Costs for leave to remain applications have risen astronomically in recent years, increasing by 331% since 2014. Often, more than one family member will be going through the process at the same time, so there are multiple fees to pay. That means that in many families, for at least a decade, earnings that could otherwise go towards securing a decent home or be invested in a child’s education instead have to be funnelled out of the family and paid to the Home Office. Before we even start to consider legal fees, we are asking families and young people to save more than £1,200 per year per person just to remain in the UK, when 30% of people in the UK have less than £1,000 in total savings and the average low-income family has just £95 in savings.

Each time they have to apply for leave, we raise the bar for these young people, asking far more of them than we ever would of those fortunate enough to be born with a British passport. Each time, they meet these almost impossible hurdles, often working several jobs to keep themselves and their families on this long and narrow 10-year path to security. These are clearly exceptional individuals, but it is not fair that we keep asking this of them.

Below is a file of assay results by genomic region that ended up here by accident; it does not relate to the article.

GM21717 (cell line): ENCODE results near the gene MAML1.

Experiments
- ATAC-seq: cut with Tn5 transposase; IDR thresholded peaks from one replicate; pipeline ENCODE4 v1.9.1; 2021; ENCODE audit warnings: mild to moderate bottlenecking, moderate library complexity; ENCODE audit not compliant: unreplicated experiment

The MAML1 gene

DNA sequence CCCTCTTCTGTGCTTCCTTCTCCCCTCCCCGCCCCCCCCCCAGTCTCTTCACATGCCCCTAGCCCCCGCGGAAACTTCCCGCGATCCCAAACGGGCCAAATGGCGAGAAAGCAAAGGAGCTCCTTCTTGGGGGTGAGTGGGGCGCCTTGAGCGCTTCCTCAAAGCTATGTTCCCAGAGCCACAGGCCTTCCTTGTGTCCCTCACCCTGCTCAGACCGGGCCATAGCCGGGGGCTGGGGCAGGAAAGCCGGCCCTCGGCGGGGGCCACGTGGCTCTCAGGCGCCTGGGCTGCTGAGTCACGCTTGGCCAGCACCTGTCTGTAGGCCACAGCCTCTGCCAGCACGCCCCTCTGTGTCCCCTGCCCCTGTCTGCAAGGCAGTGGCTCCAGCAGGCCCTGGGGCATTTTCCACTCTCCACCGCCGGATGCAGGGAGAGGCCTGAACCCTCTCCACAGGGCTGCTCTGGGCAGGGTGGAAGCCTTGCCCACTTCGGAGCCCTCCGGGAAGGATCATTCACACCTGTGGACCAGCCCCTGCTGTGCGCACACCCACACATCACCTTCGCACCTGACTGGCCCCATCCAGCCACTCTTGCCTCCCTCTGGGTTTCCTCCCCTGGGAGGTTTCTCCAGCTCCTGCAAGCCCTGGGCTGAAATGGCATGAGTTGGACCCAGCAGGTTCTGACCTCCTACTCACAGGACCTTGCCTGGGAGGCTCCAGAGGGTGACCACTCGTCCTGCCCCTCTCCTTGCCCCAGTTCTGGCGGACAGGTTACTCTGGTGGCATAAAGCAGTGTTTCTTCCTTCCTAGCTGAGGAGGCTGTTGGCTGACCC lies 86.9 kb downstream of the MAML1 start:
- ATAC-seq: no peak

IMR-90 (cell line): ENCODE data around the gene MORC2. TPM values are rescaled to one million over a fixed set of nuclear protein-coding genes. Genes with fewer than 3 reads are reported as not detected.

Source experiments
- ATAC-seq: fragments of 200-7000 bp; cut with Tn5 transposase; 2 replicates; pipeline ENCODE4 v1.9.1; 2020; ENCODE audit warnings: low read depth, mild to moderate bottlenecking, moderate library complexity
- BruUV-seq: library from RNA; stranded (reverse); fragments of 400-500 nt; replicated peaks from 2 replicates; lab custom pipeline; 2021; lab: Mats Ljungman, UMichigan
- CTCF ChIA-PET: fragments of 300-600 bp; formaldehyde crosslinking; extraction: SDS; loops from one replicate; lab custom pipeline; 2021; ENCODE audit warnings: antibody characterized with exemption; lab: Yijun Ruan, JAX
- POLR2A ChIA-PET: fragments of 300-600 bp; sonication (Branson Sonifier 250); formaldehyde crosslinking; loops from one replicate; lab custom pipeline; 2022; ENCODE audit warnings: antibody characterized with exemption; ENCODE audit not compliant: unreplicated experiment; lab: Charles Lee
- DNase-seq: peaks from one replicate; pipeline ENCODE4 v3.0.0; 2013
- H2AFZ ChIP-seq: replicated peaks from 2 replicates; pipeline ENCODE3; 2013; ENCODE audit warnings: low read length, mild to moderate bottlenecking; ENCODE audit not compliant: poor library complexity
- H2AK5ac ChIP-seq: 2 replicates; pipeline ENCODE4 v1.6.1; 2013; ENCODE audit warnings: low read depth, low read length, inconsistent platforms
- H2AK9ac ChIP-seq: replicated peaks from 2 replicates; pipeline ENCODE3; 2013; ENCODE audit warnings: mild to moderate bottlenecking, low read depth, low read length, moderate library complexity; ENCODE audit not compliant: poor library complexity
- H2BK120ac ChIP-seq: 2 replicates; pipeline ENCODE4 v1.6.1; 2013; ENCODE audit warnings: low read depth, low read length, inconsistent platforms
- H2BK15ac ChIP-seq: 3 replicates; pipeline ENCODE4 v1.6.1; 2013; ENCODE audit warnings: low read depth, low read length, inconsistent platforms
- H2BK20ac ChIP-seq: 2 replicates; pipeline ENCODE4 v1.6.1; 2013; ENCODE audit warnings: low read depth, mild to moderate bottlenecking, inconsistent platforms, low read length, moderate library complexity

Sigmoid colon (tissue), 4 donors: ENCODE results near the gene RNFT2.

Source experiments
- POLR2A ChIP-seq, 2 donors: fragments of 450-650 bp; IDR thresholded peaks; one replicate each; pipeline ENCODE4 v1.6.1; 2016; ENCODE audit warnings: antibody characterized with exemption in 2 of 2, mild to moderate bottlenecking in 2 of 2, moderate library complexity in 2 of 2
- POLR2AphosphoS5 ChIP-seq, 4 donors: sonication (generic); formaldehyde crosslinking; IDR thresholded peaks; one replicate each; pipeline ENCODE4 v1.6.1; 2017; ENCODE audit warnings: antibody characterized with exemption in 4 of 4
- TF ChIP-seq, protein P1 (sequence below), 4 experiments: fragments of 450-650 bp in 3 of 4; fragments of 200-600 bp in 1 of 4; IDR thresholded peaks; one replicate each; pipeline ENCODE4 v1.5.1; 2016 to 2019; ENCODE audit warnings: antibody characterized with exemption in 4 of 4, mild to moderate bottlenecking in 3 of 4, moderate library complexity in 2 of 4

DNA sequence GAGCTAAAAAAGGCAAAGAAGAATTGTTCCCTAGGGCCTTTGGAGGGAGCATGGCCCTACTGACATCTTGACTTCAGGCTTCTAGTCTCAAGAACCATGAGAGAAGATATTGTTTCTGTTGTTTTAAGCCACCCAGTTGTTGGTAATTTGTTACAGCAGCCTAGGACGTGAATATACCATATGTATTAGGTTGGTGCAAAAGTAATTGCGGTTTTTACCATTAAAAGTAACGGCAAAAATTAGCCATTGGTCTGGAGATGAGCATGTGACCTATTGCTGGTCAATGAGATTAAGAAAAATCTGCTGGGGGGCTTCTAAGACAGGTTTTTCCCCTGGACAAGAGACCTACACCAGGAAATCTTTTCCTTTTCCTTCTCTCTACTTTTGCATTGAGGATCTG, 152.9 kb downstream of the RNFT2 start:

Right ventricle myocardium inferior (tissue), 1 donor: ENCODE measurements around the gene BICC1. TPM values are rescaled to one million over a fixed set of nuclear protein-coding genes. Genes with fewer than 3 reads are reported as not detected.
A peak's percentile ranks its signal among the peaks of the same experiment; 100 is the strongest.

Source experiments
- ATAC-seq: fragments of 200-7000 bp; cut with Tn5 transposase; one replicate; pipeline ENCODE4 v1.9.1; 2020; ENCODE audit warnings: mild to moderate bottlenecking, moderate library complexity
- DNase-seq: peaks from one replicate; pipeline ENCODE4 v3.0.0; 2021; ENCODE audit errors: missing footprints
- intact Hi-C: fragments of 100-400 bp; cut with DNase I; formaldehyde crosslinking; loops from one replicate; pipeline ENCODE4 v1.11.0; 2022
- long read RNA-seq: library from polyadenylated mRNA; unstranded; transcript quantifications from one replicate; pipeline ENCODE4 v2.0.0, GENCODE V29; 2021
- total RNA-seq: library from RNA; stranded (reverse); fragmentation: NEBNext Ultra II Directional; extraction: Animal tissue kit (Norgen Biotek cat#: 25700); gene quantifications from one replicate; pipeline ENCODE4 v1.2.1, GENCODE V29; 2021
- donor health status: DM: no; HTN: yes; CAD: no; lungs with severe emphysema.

For Arkam, who came to the UK aged 10, the 10-year route has meant being stuck in unsuitable accommodation. His family has lived in a one-bedroom house for 10 years because, he says

“the rent is so low and it has to be low because the Home Office fees are so high and our quality of life was non-existent.”

For Andrew, it has been the trigger for a string of evictions. His family were left without enough money to pay their rent and lost their home several times.

My own constituent, Tashi, arrived in the UK when she was seven and has since lawfully resided in the UK for almost two decades. When Tashi was just 10 years old, she was held unlawfully in immigration detention, and that experience has traumatised her ever since. Each limited leave renewal ignites the uncertainty and precarious nature of her status. If she makes a mistake on an application form, she could be back in detention and face deportation, even though she knows no other home. Living with limited leave to remain means decades of living with unrelenting uncertainty.

The more times that young people go through the LLR application process, the more they have to lose. If applicants are unable to afford the fee or fail to renew on time, they will have to begin the 10-year process from the very beginning.

That happened to Natasha, who came to the UK from Nigeria at the age of seven. Natasha was granted limited leave to remain when she was 18. When it came to renewing her visa, her family could not afford to renew due to the high fees and Natasha fell out of legal status. Unable to work, Natasha became homeless. Living in the shadows of society, it was only when she was 26 that she was able to raise enough money from family and friends to apply for LLR again and restart the 10-year route. She must renew this status every 30 months over a 10-year period. She will be 36 before she can apply for settlement and 37 years old when she can finally apply for citizenship.